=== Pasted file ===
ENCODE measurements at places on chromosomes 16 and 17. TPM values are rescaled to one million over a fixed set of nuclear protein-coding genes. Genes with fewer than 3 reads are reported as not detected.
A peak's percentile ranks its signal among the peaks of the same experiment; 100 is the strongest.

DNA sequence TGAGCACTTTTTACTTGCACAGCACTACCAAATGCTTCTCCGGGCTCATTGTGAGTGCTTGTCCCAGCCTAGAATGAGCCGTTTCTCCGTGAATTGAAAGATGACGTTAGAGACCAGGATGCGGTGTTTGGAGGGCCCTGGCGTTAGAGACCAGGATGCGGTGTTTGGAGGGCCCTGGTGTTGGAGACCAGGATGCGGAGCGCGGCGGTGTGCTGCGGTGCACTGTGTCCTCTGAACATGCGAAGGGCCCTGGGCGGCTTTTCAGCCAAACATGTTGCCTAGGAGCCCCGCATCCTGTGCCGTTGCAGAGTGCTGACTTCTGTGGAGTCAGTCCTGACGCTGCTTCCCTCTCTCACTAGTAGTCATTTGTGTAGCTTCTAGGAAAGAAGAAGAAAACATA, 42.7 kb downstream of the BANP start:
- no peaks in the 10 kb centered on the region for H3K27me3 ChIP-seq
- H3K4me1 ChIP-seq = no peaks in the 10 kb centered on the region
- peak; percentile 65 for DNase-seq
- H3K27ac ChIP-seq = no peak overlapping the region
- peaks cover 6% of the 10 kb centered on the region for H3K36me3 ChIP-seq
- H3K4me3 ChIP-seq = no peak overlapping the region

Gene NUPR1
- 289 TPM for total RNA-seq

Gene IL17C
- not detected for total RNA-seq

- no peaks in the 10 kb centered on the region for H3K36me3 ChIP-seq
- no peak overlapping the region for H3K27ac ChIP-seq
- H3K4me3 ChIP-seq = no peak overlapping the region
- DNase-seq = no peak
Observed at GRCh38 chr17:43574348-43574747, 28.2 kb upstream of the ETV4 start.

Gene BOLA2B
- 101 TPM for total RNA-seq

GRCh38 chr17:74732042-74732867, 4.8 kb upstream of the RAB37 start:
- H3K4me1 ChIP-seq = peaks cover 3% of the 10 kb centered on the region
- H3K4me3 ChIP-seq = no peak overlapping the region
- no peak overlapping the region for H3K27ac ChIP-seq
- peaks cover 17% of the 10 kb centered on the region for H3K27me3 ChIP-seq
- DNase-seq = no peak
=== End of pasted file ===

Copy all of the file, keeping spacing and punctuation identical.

ENCODE measurements at places on chromosomes 16 and 17. TPM values are rescaled to one million over a fixed set of nuclear protein-coding genes. Genes with fewer than 3 reads are reported as not detected.
A peak's percentile ranks its signal among the peaks of the same experiment; 100 is the strongest.

DNA sequence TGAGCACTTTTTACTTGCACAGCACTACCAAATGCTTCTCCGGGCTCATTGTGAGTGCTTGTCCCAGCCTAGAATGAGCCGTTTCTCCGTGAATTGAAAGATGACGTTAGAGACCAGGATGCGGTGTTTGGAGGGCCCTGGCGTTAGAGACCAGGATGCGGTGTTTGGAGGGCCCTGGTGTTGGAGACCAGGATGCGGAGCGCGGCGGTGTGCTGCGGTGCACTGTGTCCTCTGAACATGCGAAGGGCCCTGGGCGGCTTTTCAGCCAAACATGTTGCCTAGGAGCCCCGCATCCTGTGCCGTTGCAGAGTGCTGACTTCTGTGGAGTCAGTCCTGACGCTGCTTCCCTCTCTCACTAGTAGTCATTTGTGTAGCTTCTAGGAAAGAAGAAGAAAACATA, 42.7 kb downstream of the BANP start:
- no peaks in the 10 kb centered on the region for H3K27me3 ChIP-seq
- H3K4me1 ChIP-seq = no peaks in the 10 kb centered on the region
- peak; percentile 65 for DNase-seq
- H3K27ac ChIP-seq = no peak overlapping the region
- peaks cover 6% of the 10 kb centered on the region for H3K36me3 ChIP-seq
- H3K4me3 ChIP-seq = no peak overlapping the region

Gene NUPR1
- 289 TPM for total RNA-seq

Gene IL17C
- not detected for total RNA-seq

- no peaks in the 10 kb centered on the region for H3K36me3 ChIP-seq
- no peak overlapping the region for H3K27ac ChIP-seq
- H3K4me3 ChIP-seq = no peak overlapping the region
- DNase-seq = no peak
Observed at GRCh38 chr17:43574348-43574747, 28.2 kb upstream of the ETV4 start.

Gene BOLA2B
- 101 TPM for total RNA-seq

GRCh38 chr17:74732042-74732867, 4.8 kb upstream of the RAB37 start:
- H3K4me1 ChIP-seq = peaks cover 3% of the 10 kb centered on the region
- H3K4me3 ChIP-seq = no peak overlapping the region
- no peak overlapping the region for H3K27ac ChIP-seq
- peaks cover 17% of the 10 kb centered on the region for H3K27me3 ChIP-seq
- DNase-seq = no peak